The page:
I haven’t been paying attention to all the details of who said what about Adam Goodes since the on-field incident last week, but I’m pleasantly surprised to see a substantive discussion of the issue as part of ABC-Breakfast’s reporting, very pleasantly surprised that the AFL has stepped up and cited Eddie Everywhere for racial vilification, and that he’s about to meet the Collingwood board to discuss whether he should resign as club president.
I’m even more pleasantly surprised to see that McGuire has moved beyond his initial denial that he had racially vilified Goodes because of his non-malicious intent (just a gaffe), to acknowledging that vilification occurs regardless of intent and offering a proper apology to Goodes in private, to club supporters via email and to the public generally in print and on air.
In his email, McGuire offered apologies “particularly to our indigenous and ethnic supporter groups. Regardless of my intentions, I acknowledge that the comments referring to Adam were offensive and for that I am truly sorry. It was thoughtless but absolutely said without malice”.
I don’t have a direct quote from a transcript, but there was a clip of McGuire on TV where he made a point of explaining on mass media his understanding that how the racist remark slipped out without him even realising in the moment that he was indeed uttering a racist remark is precisely part of the problem – that the hurt inflicted remains no matter how “offhand”, “thoughtless” or “a simple mistake” the utterance may have been or how non-racist the utterer means/wants to be. His clear commitment to communicating that point (which in my experience is a difficult one to convey persuasively when challenging someone on a marginalising remark/slur) has been a tremendously pleasant surprise.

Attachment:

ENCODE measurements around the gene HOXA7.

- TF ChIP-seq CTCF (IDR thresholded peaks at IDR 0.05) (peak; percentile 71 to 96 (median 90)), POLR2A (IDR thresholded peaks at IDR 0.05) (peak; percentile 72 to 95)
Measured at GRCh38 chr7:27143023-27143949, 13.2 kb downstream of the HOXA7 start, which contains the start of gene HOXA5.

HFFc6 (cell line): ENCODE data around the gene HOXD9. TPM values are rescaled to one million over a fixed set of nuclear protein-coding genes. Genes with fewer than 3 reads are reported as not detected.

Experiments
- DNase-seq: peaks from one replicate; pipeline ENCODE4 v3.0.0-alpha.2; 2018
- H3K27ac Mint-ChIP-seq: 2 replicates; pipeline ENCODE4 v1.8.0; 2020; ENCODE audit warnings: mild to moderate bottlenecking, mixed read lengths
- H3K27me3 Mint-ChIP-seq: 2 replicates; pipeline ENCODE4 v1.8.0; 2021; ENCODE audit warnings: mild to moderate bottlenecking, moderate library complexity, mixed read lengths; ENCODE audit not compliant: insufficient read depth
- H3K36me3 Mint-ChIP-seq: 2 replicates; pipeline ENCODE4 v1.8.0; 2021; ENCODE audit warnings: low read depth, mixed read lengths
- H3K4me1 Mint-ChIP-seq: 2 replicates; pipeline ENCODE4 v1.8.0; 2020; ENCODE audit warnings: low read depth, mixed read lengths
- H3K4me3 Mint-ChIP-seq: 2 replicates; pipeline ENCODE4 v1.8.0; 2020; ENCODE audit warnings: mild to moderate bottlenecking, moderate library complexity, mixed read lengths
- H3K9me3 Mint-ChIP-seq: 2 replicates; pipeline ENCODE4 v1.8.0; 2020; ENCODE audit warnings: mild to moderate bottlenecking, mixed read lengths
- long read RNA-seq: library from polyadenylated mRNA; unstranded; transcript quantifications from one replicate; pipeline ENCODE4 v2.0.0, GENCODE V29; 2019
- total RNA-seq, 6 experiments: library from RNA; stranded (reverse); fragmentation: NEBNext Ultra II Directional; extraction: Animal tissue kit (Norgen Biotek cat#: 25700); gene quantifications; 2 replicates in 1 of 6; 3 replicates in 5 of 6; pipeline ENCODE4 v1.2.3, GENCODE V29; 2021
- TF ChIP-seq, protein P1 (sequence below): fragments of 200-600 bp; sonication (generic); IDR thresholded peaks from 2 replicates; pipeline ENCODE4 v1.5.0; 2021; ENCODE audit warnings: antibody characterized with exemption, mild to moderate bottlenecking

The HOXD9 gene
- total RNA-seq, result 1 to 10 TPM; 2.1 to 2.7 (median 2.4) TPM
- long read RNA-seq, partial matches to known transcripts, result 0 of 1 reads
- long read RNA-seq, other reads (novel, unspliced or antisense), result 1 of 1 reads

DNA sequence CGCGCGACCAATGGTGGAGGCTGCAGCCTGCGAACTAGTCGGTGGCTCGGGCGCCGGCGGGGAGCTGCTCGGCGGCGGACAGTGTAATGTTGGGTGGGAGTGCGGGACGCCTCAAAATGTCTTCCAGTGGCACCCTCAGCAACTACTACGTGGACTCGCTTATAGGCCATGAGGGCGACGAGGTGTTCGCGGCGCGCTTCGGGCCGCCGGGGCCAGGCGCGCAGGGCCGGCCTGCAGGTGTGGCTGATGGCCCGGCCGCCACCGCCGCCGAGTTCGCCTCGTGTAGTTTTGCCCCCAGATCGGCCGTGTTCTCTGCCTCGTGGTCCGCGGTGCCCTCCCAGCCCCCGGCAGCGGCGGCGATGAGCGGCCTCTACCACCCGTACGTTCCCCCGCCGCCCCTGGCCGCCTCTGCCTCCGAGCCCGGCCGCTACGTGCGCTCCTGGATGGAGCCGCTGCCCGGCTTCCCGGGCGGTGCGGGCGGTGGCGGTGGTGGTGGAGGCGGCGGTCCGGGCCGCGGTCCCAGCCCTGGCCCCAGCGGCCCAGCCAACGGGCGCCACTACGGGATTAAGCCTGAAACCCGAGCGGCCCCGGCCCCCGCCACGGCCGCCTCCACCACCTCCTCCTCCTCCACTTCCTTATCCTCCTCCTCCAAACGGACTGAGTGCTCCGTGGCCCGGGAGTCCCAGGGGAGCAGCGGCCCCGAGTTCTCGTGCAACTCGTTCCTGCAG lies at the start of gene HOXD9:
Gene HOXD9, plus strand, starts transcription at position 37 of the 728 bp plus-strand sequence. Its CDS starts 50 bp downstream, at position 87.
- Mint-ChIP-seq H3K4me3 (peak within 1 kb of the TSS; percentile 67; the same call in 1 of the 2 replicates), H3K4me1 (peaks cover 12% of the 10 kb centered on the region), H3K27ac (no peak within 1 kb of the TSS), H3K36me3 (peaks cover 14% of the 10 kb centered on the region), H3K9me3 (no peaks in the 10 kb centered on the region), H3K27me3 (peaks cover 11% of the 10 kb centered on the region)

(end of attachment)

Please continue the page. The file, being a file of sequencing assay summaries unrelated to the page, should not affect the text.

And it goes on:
McGuire has a long history of blurting offensive remarks, which quite a few helpful folks have listed around the web in the last few days . Perhaps that long history of criticism for those blurts has finally taught him what a proper apology needs to be. Compare and contrast the typical gutless not-pology from Triple M on whose football program McGuire made the vilifying remark (emphasis added):
Triple M acknowledged McGuire’s comments could have been interpreted as racist and apologised to any listeners who were offended.
They’ve carefully avoided putting an “if” in there, but it’s hardly whole-hearted, is it? FFS Triple M, c’mon: even Eddie McGuire knows how to do it properly!
Good on Goodes for standing up to unacceptable racial vilification on the field in the first place, and good on fellow player Harry O’Brien for standing up further in response to McGuire’s on-air extension of that vilification. This is a long overdue national conversation that we need to be having.
P.S. Peter Fitzsimon’s op-ed on the original Goodes incident is an important contribution to the discussion on racism too. Especially since there’s a bunch of clots trying to use the “sticks and stones” cliche to tell all the bleeding hearts why they should just STFU.